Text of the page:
By Terrence McCoy
By Scott Fishman
By Deirdra Funcheon
By Allie Conti
By New Times Staff
By Ryan Pfeffer
By Deirdra Funcheon
By Kyle Swenson
Crumbling CastlePolice arrested Deerfield Beach Mayor Al Capellini last Friday and charged him with receiving unlawful compensation.
The charge stems from accusations that first surfaced in the 2006 Bob Norman column "Mayor Al Engineers Another Deal."
Capellini's "stunning" arrest, as the Sun-Sentinel deemed it, stems from a land deal in his city involving an office building constructed on Natura Boulevard. To help get the building approved by both the city and the county, the developer hired a guy with good connections in both governments.
None other than Al Capellini.
The developer, Deerfield Park Developers Inc., gave Capellini's private firm, Atlantis Environmental Engineering, $16,000 to make sure the controversial project got approved.
The dollar amount was one of the few facts unclear in 2006, but the details came out last week.
In the original article, Norman reported that Capellini touted the project on the dais, voted for its approval, and misled the public. It appeared, Norman reported, that Capellini's actions violated Florida law.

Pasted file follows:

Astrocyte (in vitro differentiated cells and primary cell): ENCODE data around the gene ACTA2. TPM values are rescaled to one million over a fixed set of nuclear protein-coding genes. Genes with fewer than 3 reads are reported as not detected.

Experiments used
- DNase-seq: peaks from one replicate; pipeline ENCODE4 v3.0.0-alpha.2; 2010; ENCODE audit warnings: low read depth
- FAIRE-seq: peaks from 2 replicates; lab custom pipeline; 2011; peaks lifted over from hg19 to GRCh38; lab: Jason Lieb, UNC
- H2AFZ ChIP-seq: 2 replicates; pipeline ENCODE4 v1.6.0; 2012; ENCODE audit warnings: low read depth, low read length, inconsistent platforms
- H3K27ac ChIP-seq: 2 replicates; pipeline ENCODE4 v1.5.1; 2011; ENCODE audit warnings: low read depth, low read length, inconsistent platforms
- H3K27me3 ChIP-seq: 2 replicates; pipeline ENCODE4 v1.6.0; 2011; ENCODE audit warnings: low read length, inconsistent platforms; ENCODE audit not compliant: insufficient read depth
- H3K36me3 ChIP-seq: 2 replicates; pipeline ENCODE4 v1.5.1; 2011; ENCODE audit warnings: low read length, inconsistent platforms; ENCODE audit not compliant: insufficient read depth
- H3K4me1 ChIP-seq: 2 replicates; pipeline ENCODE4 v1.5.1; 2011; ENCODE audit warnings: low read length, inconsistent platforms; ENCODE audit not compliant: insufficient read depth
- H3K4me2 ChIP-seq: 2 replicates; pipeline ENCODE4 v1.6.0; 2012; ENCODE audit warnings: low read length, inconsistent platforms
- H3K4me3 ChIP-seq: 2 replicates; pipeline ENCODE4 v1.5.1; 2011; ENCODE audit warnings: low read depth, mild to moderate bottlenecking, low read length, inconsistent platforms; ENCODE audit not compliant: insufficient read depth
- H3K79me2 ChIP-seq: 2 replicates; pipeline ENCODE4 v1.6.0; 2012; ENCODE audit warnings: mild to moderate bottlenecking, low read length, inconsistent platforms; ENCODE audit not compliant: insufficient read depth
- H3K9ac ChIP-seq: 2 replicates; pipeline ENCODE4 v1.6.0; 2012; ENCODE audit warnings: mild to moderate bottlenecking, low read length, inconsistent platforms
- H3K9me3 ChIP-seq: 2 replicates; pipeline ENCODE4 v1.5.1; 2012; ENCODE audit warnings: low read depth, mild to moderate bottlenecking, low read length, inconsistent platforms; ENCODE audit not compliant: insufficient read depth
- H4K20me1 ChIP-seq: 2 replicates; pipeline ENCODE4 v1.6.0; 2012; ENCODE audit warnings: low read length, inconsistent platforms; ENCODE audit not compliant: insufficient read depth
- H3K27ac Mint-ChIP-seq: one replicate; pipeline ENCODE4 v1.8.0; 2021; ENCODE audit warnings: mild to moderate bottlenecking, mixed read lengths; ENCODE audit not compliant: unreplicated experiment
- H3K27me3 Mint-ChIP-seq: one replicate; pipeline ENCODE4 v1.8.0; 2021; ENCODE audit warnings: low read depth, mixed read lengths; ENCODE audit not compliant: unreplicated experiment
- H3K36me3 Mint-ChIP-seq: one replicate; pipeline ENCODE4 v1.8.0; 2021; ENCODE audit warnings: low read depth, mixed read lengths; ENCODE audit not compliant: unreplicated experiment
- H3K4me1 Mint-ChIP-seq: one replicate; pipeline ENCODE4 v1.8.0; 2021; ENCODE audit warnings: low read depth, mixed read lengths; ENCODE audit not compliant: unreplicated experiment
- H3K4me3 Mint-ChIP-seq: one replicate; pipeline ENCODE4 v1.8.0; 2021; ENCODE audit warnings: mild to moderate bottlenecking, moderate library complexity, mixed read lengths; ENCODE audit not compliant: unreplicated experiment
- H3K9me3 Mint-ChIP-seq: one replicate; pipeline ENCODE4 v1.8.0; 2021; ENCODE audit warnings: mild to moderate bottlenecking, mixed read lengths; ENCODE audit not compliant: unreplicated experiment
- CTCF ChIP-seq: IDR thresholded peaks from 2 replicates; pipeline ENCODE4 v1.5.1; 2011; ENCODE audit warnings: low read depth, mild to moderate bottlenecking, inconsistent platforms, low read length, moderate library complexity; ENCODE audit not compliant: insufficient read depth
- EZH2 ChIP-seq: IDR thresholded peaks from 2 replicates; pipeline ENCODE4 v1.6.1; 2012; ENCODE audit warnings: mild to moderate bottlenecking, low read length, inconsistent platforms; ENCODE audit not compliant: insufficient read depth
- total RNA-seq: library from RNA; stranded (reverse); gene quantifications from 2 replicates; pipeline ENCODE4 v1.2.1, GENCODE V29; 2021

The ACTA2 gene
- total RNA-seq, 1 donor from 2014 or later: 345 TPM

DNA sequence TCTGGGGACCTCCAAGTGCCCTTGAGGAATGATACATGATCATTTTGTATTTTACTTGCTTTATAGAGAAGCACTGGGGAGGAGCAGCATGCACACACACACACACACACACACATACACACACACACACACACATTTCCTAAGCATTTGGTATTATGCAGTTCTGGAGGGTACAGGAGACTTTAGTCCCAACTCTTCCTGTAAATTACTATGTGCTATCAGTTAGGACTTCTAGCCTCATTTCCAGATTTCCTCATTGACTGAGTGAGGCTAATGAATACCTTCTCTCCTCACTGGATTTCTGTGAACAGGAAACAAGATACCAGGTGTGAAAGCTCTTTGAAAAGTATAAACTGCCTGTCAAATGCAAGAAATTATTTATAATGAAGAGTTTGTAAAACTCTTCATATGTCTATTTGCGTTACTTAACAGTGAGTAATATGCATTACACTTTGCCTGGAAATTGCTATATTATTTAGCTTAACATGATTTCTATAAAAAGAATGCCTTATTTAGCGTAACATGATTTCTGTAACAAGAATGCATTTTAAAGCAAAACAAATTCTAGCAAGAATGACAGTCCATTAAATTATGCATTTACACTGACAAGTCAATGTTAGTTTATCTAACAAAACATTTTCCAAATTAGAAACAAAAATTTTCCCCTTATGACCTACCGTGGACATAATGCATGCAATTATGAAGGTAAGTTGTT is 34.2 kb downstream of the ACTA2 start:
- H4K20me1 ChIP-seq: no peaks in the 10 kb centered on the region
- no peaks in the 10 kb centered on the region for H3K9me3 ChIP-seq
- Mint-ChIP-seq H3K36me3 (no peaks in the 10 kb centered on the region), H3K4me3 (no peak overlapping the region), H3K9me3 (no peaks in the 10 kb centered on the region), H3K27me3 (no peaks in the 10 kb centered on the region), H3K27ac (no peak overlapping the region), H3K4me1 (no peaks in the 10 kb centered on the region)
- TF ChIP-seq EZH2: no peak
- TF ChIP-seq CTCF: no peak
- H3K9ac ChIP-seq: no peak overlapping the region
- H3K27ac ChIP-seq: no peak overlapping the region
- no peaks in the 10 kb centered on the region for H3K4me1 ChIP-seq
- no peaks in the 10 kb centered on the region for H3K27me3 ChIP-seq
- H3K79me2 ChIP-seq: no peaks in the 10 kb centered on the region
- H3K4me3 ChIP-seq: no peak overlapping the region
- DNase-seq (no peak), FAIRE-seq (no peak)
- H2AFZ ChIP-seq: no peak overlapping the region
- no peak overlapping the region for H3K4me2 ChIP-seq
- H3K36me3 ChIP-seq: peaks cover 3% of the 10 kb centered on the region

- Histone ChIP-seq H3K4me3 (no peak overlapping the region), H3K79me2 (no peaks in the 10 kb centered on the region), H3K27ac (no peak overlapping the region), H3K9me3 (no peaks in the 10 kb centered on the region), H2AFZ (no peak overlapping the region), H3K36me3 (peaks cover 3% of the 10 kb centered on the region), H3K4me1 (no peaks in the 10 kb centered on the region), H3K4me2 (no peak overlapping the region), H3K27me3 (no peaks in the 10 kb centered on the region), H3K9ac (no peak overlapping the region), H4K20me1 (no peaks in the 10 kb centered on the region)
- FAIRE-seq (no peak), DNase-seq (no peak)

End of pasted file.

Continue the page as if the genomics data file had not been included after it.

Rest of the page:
It turns out that the State Attorney's Office agreed and charged Capellini with a third-degree felony.
Capellini's involvement might have gone unnoticed, but he made it even worse by helping the developer design the road so that it flooded a road used by the nearby Natura retirement community.
Natura residents were livid about added traffic — and the mayor's role in bringing it to them. They took to calling the 70,000-square-foot building "Capellini's Castle." But the mayor never paid them any mind. Instead, he just kept backing the project (though he did abstain from some votes).
Well, after Friday's arrest, the mayor might come to reside for a time in another castle, this one a giant building overlooking the serene New River in Fort Lauderdale.
Too bad there aren't many windows at the Broward County Jail to enjoy the view.